I tried a .204 Ruger and .22-250s, and overall, I was happier with the .223s. Wind, fouling were a bit of a pain. When the accuracy went away in my .223 bolt gun, I had it cut and set back, chamber reamed for .223 Wylde and I load to 5.56 pressures instead of .223 pressures. Barrel life is a little shorter, but the extra velocity is worth it. Paying 0.08 to 0.11 a bullet for 40-50 grains vs. paying 0.15 to 0.18 a bullet for .20 caliber bullets was another factor, as was brass availability and cost. I ended up having similar, if not better performance, for less money.

When I get on a town, I typically shoot 20 to 30 rounds of .22Mag out to about 150 yards max, then switch to .223 for about 100 to 200 or so rounds out to about 400 yards. Then the .243s come out for 400 to about 900 yards and the shooting pace slows way down. I have been on one town for the whole day many times, shooting 400 to 600 rounds.

I almost always have a comp or a suppressor on the rifles I shoot except hunting Deer and Elk. I see a lot of bullet impacts, and with good glass and low recoil, you can see bullet trace in the scope which is also awesome.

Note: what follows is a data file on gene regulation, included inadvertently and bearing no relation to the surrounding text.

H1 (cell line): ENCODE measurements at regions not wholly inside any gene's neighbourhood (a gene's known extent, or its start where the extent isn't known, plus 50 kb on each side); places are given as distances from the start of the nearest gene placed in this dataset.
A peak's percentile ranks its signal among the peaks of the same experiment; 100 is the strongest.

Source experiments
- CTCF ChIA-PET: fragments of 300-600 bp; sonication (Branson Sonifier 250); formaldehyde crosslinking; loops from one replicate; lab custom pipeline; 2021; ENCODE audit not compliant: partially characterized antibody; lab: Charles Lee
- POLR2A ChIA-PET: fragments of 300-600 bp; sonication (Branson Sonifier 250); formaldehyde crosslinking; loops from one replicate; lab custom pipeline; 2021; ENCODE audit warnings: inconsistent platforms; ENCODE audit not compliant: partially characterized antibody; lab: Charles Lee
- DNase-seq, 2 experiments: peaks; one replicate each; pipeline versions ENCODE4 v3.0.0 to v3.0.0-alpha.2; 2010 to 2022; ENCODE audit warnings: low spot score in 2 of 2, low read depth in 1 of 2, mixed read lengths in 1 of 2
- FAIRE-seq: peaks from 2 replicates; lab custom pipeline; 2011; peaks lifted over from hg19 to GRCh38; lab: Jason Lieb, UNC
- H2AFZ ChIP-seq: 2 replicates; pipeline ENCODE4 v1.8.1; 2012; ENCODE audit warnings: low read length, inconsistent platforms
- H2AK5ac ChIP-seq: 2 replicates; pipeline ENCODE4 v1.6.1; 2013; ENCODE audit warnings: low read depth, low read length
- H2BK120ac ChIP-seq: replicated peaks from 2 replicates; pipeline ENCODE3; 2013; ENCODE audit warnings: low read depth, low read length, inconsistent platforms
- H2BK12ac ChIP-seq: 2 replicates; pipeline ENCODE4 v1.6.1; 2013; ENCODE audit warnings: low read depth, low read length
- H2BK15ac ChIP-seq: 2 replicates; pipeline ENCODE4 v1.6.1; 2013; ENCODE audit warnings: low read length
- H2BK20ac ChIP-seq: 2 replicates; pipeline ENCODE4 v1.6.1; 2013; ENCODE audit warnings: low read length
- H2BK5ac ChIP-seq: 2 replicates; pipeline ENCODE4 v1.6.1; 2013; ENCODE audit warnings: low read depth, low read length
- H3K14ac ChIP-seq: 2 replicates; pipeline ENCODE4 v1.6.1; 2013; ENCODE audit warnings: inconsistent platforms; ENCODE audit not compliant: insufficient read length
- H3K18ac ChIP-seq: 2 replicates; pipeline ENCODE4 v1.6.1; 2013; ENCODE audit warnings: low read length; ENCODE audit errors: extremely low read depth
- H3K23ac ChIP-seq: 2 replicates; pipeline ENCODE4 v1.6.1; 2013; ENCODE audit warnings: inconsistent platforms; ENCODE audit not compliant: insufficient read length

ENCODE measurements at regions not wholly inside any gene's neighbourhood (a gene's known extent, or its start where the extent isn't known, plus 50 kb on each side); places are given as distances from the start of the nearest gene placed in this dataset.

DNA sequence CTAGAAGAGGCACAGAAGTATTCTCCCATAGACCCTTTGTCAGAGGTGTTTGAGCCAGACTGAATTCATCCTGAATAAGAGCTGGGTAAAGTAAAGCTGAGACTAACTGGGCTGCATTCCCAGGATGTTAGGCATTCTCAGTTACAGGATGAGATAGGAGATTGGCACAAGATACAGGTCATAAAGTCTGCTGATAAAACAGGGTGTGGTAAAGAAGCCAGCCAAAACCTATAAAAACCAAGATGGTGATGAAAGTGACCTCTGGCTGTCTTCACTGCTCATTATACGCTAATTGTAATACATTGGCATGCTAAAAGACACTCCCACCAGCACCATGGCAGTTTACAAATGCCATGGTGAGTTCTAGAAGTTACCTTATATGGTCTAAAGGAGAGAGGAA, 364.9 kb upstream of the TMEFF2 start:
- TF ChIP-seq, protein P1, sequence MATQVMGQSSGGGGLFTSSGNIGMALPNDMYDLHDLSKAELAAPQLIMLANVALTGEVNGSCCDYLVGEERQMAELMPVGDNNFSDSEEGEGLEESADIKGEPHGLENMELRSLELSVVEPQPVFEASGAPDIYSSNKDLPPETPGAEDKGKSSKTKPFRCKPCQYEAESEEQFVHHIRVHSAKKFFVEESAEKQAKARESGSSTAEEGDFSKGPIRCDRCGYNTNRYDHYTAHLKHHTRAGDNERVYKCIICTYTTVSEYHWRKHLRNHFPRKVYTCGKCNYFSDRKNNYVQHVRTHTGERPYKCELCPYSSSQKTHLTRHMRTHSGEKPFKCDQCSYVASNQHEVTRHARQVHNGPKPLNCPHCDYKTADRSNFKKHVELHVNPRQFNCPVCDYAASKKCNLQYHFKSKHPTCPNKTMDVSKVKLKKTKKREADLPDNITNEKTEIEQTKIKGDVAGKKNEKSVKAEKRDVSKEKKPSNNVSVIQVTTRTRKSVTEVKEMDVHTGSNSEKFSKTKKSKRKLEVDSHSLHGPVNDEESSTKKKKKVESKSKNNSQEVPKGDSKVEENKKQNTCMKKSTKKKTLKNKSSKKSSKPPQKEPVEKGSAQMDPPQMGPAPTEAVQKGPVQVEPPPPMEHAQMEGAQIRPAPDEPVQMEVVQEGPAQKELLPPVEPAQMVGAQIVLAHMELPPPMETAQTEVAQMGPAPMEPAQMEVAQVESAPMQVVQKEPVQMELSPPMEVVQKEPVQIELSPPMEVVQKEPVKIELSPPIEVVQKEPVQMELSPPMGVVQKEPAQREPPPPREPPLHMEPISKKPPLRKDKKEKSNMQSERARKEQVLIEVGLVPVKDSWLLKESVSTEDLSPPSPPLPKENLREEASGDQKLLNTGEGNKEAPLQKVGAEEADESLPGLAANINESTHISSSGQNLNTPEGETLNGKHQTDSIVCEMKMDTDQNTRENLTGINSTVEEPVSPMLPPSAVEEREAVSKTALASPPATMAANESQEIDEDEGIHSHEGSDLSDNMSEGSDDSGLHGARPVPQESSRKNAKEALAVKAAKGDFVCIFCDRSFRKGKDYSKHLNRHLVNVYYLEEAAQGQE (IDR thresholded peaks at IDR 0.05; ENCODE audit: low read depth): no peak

SIG Kilos are the bomb. Glad you had a great trip. Sounds like you are learning good things which is always fun too.
__________________
Good Shooting, MarkCO
www.CarbonArms.us
MarkCO is offline  
Reply

Thread Tools Search this Thread
Search this Thread:

Advanced Search

Posting Rules
You may not post new threads
You may not post replies
You may not post attachments
You may not edit your posts

BB code is On
Smilies are On
[IMG] code is On
HTML code is Off

Forum Jump


All times are GMT -5. The time now is 12:23 PM.


Powered by vBulletin® Version 3.8.7
Copyright ©2000 - 2018, vBulletin Solutions, Inc.
This site and contents, including all posts, Copyright © 1998-2018 S.W.A.T. Magazine
Copyright Complaints: Please direct DMCA Takedown Notices to the registered agent: thefiringline.com
Contact Us
Page generated in 0.05193 seconds with 9 queries